“While the family struggled, some “party” members offered help. “They gave my father some money and told me to join them. They said I could leave if I didn’t like working with them,” said Uma. The prospect of a job spurred her.

“But only after she signed up did she realize she could never go home. “Whoever comes here, never returns,” a senior leader told her. She wanted freedom from poverty but found herself chained to an ideology she couldn’t understand.

“After seven years of witnessing bloodletting, she has no fear of death. She now hopes the state she has fought against will rehabilitate her. “There are many in the Maoist ranks who would flee given half a chance,” she said.”

Outrageous. Particularly in an organization that is supposed to be fighting exploitation. Outrageous, but not entirely surprising, perhaps.
But even as I am outraged, I cannot help wondering about the timing of the report. Is this true? Is this part of some counter-insurgency disinformation campaign?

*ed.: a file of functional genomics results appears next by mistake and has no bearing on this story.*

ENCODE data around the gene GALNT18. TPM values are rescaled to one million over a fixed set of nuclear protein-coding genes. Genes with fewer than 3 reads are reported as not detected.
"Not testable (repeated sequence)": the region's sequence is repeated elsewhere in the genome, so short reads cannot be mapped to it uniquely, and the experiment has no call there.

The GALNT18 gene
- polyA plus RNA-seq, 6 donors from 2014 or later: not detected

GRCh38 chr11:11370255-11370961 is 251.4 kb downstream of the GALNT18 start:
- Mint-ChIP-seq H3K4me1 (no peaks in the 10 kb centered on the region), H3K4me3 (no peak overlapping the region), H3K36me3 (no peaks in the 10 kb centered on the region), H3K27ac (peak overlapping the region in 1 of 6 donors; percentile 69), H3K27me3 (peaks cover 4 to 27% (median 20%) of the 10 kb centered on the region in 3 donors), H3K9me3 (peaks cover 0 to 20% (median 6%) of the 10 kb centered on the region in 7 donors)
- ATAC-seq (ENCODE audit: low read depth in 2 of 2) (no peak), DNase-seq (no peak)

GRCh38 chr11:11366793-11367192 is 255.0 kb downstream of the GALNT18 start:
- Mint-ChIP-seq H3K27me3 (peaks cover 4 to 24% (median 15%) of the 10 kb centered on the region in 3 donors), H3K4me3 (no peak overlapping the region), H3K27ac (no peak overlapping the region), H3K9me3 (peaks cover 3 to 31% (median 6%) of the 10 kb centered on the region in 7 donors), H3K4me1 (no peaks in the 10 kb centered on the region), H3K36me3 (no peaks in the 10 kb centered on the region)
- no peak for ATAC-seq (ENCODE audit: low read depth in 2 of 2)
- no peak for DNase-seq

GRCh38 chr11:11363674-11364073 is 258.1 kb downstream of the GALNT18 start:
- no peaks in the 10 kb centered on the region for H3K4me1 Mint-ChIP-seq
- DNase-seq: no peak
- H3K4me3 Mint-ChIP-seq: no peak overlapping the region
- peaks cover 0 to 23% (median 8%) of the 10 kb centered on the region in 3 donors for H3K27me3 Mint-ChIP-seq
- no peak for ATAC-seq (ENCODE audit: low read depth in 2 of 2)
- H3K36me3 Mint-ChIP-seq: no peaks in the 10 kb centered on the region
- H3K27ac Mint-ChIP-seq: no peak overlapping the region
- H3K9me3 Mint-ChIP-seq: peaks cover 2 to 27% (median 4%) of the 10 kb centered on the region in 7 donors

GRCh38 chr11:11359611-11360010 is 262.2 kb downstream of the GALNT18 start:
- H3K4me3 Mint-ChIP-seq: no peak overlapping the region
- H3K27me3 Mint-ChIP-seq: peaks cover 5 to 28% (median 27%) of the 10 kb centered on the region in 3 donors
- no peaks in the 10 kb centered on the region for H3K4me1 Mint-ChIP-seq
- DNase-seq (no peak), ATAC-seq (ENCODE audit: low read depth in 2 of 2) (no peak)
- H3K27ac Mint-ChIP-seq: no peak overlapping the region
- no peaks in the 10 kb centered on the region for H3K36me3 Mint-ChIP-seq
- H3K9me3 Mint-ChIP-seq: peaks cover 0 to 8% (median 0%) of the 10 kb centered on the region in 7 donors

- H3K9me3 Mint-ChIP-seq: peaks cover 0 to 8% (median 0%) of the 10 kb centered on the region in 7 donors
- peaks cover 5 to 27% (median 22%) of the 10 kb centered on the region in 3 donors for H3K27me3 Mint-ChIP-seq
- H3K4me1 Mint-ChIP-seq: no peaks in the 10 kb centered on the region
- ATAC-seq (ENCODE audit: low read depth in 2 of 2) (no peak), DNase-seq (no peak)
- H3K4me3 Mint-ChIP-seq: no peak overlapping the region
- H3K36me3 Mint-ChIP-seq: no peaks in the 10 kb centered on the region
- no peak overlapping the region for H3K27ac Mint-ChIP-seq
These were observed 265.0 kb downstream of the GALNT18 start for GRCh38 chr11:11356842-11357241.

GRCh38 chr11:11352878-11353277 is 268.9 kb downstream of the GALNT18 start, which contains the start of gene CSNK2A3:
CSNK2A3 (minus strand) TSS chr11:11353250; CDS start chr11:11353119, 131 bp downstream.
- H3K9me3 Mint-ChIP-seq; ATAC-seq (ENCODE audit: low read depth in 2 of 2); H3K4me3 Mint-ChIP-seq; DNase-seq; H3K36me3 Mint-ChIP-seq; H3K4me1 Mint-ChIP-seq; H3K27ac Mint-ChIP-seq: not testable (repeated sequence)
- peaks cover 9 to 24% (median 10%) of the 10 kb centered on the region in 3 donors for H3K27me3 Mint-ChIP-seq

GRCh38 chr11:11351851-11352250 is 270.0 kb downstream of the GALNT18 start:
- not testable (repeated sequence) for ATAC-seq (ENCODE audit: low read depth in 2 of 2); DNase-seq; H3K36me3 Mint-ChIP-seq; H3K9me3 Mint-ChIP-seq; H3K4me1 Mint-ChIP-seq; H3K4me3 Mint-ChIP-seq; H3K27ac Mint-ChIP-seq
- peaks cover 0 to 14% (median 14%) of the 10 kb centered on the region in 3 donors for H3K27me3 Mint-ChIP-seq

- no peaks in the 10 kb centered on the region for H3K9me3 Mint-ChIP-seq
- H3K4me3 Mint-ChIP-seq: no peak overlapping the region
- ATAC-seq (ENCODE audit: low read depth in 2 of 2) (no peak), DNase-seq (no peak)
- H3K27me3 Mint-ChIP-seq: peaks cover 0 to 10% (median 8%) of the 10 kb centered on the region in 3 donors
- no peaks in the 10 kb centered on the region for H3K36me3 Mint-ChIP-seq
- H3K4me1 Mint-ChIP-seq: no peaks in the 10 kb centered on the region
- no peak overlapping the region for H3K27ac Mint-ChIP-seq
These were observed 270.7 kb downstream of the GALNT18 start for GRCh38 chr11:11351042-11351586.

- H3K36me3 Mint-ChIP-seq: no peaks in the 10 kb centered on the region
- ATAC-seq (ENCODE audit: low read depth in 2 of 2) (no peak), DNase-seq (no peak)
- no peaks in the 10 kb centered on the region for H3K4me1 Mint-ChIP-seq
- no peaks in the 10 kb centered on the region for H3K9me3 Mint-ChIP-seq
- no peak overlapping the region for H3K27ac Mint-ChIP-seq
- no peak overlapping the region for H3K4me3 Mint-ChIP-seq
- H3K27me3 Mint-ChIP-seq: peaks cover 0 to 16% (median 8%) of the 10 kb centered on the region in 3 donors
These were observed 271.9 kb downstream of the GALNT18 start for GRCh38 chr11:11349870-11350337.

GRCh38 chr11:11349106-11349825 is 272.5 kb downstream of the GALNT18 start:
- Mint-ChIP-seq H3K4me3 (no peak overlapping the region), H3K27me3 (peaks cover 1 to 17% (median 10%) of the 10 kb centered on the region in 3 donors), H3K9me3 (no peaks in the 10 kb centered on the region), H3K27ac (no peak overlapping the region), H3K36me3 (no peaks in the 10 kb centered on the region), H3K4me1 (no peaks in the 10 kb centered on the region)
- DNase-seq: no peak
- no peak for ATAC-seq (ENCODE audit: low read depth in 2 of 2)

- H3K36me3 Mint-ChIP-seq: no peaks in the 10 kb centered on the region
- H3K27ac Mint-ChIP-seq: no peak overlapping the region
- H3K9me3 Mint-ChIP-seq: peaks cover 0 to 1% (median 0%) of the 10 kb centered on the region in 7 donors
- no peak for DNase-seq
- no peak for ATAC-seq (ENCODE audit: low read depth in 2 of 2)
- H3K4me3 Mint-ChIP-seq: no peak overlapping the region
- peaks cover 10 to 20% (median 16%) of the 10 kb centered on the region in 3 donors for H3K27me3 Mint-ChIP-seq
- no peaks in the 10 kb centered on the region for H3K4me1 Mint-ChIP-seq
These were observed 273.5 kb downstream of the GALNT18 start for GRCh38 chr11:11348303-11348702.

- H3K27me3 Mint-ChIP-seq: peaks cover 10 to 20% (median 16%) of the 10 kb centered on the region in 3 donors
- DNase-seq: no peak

This is the challenge that most of us face on issues like this: our hearts go out to the cause in its purest essence–equity, justice, rights–but our minds tell us that that neither side has a monopoly over virtue or vice, integrity or dishonesty.
The problem with gender violence in conflict situations is precisely this: there are so many layers of complications and so many shadows, that complete certainty beyond the principle, is hard. Even if you really want to be completely sympathetic.

A woman’s work is never done: Sexual harassment in sports


Recently, sexual harassment charges were made against the coach of the Indian women’s hockey team.

The incident has brought workplace sexual harassment to the op-ed pages again, and this time in the context of sports–where recently it has been about books and publishing.

The title of this post is derived from her report that it is considered normal for women players to wash their male coach’s clothes.

Toilets are a women’s rights question too!